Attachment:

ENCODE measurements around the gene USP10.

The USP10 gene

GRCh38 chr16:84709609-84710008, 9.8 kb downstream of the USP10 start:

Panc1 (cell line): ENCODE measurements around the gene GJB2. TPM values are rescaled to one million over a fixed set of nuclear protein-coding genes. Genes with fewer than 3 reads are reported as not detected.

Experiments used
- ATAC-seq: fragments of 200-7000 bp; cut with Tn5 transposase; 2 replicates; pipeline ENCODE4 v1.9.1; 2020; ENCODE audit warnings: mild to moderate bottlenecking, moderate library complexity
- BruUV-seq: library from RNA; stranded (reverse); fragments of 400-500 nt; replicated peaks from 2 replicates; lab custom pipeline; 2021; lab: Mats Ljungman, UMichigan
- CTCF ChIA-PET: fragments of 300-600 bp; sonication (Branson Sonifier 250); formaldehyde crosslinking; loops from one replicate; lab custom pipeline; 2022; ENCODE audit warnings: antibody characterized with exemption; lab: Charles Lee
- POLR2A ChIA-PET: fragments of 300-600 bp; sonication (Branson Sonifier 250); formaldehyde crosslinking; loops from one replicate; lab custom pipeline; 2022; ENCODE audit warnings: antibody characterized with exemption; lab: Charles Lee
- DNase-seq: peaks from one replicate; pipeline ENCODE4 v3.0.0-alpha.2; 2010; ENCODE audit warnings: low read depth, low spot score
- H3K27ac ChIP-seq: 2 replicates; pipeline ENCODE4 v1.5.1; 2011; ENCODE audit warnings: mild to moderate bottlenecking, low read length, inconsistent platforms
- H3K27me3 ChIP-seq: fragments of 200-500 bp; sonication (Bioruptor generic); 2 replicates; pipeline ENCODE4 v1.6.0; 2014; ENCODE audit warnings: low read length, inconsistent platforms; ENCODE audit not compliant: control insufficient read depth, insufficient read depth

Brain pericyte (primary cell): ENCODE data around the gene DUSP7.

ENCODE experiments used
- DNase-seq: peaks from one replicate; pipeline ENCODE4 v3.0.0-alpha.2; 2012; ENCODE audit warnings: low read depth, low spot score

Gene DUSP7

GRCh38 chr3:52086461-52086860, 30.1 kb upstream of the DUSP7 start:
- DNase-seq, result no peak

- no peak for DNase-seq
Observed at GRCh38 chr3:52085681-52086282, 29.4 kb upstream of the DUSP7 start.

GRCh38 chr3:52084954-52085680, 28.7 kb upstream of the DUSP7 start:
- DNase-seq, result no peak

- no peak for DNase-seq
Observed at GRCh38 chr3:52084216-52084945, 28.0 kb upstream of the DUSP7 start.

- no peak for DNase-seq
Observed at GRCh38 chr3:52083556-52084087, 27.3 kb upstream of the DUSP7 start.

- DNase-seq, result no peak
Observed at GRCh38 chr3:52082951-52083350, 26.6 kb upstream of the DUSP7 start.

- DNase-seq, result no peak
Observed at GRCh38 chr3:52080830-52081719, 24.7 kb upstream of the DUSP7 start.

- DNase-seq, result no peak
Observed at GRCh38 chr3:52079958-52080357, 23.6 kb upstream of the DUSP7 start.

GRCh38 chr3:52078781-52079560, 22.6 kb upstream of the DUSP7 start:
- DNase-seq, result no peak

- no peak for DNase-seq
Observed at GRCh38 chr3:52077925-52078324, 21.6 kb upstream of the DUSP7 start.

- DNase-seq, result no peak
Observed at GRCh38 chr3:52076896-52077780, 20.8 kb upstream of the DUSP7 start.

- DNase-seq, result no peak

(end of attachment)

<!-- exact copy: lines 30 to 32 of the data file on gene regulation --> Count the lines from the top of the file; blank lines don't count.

Observed at GRCh38 chr3:52080830-52081719, 24.7 kb upstream of the DUSP7 start.

- DNase-seq, result no peak
Observed at GRCh38 chr3:52079958-52080357, 23.6 kb upstream of the DUSP7 start.